DOJ and FTC Issue Proposed Revisions to Horizontal Merger Guidelines
The Department of Justice's Antitrust Division and the Federal Trade Commission (the "agencies") recently proposed a revision of the Horizontal Merger Guidelines ("Guidelines"). The Guidelines state the analytical framework and policy rationale behind how the agencies evaluate the potential competitive effects of mergers and acquisitions among businesses at the same level in the supply chain.
The Guidelines were published in 1992 and amended in 1997. The stated purpose of the new revisions is to update them to (a) reflect the agencies' actual current practices in reviewing horizontal transactions, and (b) allow for greater flexibility in such review. The most significant proposed changes are:
- A shift away from step-by-step analytical analysis to a more flexible, fact-specific inquiry into the likely effects of the transaction.
- Changes in approach to market definition, perhaps making it a less important factor in determining likely competitive effects.
- Upward adjustments to the Herfindahl-Hischman Index (HHI) presumptions of likely competitive harm based on threshold levels of market concentration.
- Greater reliance on economic evidence, including discussion of the hypothetical monopolist test and other economic models such as critical loss analysis, diversion ratios, and upward pricing pressure.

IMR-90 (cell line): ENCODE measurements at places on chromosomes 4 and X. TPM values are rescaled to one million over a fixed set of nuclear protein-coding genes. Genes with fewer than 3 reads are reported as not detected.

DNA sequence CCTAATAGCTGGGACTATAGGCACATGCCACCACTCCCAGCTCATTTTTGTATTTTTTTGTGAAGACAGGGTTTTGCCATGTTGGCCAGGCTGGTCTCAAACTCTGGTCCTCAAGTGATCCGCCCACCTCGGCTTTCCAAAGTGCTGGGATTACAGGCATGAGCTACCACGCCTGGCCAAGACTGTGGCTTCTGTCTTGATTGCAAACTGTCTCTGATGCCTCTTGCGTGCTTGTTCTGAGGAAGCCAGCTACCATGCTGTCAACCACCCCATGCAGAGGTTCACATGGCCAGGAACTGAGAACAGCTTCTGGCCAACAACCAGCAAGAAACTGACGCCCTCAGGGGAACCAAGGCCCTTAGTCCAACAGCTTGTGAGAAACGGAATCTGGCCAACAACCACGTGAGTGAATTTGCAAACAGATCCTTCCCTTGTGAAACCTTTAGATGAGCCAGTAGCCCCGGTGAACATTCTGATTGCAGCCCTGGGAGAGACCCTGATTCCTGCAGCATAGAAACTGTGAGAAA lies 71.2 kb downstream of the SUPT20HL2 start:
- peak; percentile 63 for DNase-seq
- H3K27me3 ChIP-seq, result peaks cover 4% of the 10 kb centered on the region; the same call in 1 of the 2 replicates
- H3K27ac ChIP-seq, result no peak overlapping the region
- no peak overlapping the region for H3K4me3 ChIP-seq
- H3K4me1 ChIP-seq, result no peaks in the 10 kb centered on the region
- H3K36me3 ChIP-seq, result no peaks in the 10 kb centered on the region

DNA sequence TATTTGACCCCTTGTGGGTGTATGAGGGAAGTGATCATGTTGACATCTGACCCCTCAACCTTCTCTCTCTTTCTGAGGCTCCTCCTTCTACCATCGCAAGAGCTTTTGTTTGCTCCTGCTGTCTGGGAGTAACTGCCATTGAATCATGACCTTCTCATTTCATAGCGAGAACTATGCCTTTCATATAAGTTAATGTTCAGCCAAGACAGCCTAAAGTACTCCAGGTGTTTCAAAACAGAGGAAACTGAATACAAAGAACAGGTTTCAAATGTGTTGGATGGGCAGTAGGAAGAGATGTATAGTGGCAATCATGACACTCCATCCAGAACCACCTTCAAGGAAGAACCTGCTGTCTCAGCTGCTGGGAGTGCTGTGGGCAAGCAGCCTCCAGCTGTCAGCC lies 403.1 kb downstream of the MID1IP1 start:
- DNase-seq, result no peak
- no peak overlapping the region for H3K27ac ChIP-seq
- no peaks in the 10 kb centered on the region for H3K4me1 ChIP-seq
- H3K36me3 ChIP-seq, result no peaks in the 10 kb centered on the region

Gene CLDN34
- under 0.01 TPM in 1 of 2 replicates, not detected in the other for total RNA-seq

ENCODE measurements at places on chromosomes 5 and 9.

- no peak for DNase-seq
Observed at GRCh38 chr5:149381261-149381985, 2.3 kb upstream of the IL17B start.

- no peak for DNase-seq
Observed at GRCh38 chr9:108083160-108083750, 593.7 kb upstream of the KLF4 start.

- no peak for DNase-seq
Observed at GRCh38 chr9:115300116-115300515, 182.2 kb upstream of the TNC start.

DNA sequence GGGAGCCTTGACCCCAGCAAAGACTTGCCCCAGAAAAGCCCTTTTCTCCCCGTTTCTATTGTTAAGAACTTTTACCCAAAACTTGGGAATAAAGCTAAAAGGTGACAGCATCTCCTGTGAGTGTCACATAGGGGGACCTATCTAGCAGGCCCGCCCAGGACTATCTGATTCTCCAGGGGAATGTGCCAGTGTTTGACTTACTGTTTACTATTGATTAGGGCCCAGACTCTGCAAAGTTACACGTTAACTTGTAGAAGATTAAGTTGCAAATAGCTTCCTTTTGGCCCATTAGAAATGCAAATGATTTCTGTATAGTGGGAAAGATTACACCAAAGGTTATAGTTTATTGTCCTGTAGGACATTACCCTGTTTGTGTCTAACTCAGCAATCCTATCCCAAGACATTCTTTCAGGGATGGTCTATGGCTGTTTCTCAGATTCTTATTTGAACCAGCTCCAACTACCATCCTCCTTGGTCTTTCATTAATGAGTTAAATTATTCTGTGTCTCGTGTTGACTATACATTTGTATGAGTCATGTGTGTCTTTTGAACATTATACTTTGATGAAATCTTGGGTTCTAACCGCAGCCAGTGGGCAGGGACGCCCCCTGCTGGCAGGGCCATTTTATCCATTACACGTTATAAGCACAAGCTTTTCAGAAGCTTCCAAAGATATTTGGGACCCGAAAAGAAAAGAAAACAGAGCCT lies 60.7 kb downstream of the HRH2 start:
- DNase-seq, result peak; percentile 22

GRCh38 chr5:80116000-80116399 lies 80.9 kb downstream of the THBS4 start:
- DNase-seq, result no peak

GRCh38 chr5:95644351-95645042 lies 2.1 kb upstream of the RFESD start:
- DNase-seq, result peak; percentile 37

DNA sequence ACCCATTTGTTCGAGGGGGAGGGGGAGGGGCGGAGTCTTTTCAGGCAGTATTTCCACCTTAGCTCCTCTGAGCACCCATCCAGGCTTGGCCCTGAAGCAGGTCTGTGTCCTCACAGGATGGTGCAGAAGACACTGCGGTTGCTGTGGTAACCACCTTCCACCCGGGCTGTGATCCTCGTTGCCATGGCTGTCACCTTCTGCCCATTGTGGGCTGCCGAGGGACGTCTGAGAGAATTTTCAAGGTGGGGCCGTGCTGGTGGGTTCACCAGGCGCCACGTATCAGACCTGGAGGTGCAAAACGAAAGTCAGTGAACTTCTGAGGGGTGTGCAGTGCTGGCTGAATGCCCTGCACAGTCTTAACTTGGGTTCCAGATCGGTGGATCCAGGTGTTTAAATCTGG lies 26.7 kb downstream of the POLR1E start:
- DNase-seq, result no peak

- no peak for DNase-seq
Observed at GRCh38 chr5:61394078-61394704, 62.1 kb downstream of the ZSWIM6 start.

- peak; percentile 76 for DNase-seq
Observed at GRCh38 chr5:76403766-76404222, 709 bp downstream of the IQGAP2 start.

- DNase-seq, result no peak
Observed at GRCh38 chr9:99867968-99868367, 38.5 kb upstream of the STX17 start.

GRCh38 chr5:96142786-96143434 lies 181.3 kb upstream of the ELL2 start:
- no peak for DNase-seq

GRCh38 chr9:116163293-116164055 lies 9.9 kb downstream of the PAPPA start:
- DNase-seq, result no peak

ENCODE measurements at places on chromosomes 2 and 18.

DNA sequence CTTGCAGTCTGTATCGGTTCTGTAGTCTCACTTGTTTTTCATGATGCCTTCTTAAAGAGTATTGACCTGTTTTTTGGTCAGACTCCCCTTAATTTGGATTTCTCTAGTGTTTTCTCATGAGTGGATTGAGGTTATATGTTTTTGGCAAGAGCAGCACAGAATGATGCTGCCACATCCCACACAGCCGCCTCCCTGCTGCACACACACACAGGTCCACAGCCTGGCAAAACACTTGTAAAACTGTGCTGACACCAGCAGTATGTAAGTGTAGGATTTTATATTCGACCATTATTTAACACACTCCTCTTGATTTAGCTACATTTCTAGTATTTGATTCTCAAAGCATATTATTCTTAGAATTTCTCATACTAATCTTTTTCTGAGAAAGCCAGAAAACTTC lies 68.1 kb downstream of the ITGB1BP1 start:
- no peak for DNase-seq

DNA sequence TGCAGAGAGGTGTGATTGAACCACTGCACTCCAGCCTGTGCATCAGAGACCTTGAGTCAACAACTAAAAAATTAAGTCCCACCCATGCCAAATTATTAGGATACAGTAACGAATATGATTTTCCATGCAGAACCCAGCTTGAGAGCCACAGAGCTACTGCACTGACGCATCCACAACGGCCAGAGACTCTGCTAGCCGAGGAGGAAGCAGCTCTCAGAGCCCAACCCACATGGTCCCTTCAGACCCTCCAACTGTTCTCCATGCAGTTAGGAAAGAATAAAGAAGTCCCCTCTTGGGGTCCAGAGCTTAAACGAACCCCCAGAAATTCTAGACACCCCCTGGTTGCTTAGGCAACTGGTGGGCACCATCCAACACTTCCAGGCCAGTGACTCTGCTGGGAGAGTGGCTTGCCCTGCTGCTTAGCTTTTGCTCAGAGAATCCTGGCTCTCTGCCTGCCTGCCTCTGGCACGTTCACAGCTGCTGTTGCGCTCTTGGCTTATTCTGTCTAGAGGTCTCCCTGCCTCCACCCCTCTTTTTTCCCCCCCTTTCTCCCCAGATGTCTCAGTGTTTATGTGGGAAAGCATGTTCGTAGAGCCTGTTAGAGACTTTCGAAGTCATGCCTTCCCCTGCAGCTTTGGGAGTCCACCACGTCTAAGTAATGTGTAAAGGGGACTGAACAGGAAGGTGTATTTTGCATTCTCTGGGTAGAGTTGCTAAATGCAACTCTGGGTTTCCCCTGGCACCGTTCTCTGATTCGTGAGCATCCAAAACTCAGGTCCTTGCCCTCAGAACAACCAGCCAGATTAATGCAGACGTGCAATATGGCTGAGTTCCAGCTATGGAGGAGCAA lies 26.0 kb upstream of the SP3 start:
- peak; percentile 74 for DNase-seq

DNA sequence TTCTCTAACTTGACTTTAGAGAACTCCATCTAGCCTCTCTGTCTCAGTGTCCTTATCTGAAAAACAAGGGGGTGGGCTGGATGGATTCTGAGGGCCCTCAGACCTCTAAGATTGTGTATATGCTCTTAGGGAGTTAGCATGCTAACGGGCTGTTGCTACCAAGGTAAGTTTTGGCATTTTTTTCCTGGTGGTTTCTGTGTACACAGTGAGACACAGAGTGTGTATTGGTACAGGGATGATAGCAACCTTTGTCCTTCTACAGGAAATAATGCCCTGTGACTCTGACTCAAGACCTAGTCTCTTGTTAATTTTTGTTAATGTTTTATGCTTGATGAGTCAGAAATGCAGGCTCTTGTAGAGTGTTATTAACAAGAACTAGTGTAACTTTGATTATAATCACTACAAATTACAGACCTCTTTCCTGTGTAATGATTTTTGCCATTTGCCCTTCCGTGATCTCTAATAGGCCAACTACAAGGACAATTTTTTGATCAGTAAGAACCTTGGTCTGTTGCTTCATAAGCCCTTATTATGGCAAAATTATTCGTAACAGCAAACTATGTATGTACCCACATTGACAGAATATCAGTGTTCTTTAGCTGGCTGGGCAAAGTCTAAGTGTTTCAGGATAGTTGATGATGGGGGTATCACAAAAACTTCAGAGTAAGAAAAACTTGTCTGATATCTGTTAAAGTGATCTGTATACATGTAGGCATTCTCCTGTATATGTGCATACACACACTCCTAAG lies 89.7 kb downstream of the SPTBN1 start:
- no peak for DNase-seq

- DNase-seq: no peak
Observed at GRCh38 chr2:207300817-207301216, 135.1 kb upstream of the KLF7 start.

- Changes in unilateral effects analysis, including more focus on direct competitive effects and dropping the presumption that merging entities with a combined market share of at least 35% are customers' first and second choices.
- Refinement of entry analysis to abandon a set two-year entry time frame in favor of a more flexible inquiry into whether entry would be rapid enough to overcome the profitability of problematic competitive effects.
- Inclusion of new section on "Powerful Buyers" - customers that may be able to protect themselves from a merged entity's attempts to, for example, raise prices.
The public comment period for the proposed revisions has ended, and a final version of the revised Guidelines should be issued once the comments have been reviewed.
As the changes to the Guidelines are purportedly only meant to better reflect the actual process of horizontal merger review, it is difficult to predict how they will impact the agencies' analyses going forward. However, it does appear that, if implemented, they will provide the agencies with greater flexibility.
Companies considering mergers or acquisitions with other companies that offer competing products or services would likely benefit from seeking antitrust guidance as to how the changes in the Guidelines may impact the review of their deal by the appropriate agency.